An Olivier Award-winning drama producer has revealed his plan to bring a 350-seat theatre to Rotherhithe by converting the derelict Pumphouse building in Lavender Road.
Daniel Sparrow, who has worked in the West End on smash hits Sweeney Todd, Mamma Mia!, Jersey Boys and Billy Elliot, has proposed a £4m “cultural hub” for the peninsula.
As well as the main theatre, his scheme would include a small 100-seat studio, dining facilities and a community education centre which would benefit the Lavender Pond Nature Park.
The current building was left devastated by squatters last summer, who daubed graffiti across the walls, ripped wiring from walls and trashed a replica of the Queen’s wedding cake, soon after Daniel moved to Rotherhithe.
He told the News: “I moved here eight months ago and just stumbled across the building while I was exploring the area on a Sunday. The plan grew from there.
“What London is missing is an off-West End theatre with 300 to 400 seats. The project would create a theatre with amazing facilities.”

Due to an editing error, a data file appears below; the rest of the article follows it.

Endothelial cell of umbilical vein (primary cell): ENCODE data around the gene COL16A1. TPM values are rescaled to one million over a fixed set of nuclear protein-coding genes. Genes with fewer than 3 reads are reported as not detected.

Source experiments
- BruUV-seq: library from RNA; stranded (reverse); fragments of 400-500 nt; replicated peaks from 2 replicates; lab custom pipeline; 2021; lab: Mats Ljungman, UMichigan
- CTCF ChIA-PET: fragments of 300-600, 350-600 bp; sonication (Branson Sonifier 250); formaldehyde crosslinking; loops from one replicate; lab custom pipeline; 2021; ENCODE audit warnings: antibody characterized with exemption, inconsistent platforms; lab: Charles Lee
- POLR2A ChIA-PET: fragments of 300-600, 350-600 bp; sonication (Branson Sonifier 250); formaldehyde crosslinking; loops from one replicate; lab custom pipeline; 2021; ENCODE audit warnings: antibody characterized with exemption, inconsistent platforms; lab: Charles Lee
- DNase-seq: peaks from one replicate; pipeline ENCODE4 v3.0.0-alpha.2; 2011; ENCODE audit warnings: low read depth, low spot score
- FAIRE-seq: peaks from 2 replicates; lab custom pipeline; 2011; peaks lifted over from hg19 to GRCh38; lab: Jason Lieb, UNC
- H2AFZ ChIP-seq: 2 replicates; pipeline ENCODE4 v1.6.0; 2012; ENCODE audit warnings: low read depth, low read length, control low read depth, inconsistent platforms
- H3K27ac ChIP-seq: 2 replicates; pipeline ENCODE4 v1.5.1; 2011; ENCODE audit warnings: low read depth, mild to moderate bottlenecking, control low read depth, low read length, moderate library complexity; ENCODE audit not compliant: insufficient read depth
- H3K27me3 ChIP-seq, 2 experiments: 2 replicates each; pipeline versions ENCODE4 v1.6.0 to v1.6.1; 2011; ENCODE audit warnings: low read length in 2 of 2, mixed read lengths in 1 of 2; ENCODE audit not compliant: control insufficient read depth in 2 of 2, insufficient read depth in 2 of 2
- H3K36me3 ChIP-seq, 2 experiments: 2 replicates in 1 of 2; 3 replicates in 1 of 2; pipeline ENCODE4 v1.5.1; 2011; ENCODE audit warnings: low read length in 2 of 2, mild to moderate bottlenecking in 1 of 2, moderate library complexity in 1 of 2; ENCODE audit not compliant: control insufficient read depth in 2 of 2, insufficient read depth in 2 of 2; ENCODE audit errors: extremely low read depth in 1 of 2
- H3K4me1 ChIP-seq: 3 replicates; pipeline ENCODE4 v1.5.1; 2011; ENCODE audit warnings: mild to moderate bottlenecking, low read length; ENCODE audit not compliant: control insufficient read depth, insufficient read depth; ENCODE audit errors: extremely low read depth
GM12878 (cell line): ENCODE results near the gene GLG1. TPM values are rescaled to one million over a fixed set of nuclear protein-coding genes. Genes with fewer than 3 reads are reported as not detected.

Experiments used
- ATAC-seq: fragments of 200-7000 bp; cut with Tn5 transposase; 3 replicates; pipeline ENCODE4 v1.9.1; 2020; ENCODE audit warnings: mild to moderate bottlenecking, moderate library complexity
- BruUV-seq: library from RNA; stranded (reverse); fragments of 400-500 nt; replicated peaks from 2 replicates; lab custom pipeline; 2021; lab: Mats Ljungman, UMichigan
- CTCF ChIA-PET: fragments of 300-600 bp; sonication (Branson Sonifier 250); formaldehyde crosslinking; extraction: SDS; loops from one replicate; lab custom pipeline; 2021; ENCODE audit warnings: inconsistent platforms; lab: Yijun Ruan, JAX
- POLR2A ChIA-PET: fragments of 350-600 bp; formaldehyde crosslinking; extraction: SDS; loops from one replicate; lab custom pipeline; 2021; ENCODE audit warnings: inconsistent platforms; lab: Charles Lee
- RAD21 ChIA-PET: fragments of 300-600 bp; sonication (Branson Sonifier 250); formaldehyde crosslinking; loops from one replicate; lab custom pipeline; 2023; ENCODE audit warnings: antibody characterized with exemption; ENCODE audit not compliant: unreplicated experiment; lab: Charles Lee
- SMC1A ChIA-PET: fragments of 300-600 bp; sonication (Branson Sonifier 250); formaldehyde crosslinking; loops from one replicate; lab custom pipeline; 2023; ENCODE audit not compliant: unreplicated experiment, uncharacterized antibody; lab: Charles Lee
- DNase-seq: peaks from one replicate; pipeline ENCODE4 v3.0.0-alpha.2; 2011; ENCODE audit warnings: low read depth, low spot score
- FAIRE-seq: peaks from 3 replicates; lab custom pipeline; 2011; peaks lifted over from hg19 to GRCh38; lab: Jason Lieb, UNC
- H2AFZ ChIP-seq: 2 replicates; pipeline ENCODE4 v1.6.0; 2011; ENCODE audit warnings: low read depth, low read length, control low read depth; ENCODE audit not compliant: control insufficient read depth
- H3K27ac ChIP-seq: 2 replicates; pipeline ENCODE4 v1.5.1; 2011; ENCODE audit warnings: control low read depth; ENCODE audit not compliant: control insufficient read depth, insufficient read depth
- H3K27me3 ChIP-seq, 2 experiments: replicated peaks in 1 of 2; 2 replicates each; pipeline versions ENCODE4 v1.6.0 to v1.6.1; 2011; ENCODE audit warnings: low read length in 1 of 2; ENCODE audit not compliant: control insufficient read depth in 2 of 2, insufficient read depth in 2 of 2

The building would need £1m worth of restoration and £3m worth of further investment – financial figures Daniel is very confident of obtaining.
He said: “Because the project would involve part-ownership of a London theatre, it is an incredibly romantic prospect. It’s an incredibly rare opportunity. Most theatres in London are owned by a handful of people. One investor immediately pledged a quarter-million.”
He acknowledged that there would be some objections from nearby residents but vowed to make the proposed theatre as attractive for local people as for theatre-lovers from across London.
He promised that a portion of the cost of each theatre ticket would go towards the upkeep of the adjacent nature park – which he predicted could raise £60,000 per year – while ecology education classes would also be held on-site.
He said: “I want to get the community involved. It is really important – this would be a cultural hub but also a community hub.”
Southwark Council is currently accepting proposals for the building, which was built in the 1920s to house pumping equipment used in the area’s then-thriving docks. A decision will be made sometime this spring.